Dolores and Teddy ride through town, unwoke.  “Have you wondered why the hosts’ stories have barely changed in thirty years?” Ford asks.  One: Now we have a sense of how old the park is (and it makes me ask, there is only thirty years separating “William” from “The Man in Black” – wow that must have been some hard living, because that guy AGED).  Two: Bernard has an insight and realizes what the park really is:

The park is an experiment.  A testing chamber.  The guests are the variables; the hosts are the controls.  The guests come to the park.  They don’t know they are being watched.  They get to see their true selves - their every choice reveals another part of their cognition, their drives, so that Delos can understand them.  So that Delos can copy them!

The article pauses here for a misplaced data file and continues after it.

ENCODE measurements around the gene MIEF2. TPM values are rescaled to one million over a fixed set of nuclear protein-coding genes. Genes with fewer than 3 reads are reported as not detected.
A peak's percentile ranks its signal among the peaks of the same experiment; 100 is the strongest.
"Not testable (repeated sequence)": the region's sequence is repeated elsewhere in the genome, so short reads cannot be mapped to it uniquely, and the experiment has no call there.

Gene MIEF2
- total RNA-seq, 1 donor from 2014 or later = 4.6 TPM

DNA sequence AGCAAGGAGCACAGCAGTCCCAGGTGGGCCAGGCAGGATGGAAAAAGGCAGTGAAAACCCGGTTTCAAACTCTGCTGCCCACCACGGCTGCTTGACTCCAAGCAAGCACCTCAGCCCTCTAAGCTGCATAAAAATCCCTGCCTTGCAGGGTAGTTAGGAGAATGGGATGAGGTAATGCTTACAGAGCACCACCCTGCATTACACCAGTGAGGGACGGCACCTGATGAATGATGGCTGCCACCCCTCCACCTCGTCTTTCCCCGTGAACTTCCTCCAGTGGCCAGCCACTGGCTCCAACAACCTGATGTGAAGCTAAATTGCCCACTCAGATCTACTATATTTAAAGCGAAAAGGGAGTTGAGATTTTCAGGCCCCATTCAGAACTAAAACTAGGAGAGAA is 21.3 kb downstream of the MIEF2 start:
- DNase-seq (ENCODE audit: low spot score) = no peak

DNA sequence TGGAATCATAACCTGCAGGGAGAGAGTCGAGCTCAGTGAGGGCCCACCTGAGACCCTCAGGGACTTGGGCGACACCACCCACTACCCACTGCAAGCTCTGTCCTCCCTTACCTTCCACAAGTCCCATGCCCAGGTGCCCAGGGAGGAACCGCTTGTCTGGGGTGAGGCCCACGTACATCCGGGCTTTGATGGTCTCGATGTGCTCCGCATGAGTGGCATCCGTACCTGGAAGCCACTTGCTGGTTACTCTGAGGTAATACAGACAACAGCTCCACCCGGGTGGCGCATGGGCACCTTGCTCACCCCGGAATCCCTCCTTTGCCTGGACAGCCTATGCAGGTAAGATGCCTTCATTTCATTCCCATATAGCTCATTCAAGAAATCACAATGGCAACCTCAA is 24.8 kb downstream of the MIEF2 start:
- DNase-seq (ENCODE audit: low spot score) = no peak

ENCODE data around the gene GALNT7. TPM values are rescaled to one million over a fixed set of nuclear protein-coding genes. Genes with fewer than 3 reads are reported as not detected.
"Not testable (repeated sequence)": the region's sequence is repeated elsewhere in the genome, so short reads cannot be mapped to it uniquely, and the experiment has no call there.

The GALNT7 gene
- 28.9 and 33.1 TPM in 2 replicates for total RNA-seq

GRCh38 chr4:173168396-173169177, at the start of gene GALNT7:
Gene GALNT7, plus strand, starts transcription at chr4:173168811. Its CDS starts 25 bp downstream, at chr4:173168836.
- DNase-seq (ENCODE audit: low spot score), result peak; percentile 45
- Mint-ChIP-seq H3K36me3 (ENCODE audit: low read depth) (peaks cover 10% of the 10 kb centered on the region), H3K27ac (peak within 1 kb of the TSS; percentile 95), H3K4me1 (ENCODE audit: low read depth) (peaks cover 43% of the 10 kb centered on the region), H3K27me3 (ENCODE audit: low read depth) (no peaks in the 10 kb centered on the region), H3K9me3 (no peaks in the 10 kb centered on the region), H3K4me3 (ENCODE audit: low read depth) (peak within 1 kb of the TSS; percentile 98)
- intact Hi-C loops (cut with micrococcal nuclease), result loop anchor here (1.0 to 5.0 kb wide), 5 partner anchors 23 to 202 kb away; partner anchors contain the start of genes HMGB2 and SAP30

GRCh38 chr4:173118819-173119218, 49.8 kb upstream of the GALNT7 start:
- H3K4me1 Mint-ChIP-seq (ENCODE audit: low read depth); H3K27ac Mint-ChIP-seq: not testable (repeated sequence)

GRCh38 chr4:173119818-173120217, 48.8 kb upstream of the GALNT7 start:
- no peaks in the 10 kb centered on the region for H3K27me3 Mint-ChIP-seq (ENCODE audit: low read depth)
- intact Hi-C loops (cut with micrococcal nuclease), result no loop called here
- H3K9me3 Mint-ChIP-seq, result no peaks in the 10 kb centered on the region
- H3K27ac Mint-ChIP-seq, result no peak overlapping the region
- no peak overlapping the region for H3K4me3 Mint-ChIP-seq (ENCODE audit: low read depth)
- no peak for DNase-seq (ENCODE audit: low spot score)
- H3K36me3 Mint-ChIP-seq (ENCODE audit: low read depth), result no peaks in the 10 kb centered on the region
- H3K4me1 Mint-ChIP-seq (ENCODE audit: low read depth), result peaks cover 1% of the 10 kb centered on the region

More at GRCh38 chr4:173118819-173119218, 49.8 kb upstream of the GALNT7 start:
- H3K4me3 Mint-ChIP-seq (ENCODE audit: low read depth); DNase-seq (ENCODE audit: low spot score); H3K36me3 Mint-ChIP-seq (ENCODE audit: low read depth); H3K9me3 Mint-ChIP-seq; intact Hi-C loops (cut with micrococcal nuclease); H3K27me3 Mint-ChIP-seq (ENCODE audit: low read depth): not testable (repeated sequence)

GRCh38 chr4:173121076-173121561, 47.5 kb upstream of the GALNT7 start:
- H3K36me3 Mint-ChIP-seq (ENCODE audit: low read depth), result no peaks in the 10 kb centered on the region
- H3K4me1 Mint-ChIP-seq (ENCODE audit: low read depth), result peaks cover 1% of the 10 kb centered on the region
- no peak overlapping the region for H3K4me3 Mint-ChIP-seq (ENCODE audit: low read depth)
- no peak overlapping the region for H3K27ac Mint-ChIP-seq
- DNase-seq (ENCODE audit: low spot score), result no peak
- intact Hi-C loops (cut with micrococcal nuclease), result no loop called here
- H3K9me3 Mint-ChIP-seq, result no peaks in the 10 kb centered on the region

This is a new view of the park.  Ford refers to humans as “the last analog information,” since every other bit of information can and has been digitized.  “We weren’t here to code the hosts – we were here to decode the guests,” realizes Bernard. Yup.  Westworld only pretends to be an entertainment site for the wealthy – it really is a place to gather data about how humans work in order to replicate those humans.  (In this case, shades of “Apotheosis” from Syfy’s Caprica, Battlestar Galactica’s “Cousin Oliver,” shark-jumping prequel series.  If you were not one of the five of us watching: a religious group plans an attack in which when people die, their digital avatars/personality replicants would be uploaded to a new reality.  Others are placed in cylon bodies, eventually resulting in the “skin jobs” – cylons that pass for human.)  Sci-Fi is often about the limits of the human and how to move past them.  And Ford says he has “cheated death,” except it doesn’t work.  Yet.  The CR4DL is keeping Ford real.  To place him in a host body would be to degrade him and drive him insane.  Now, Ford is the ghost in the machine.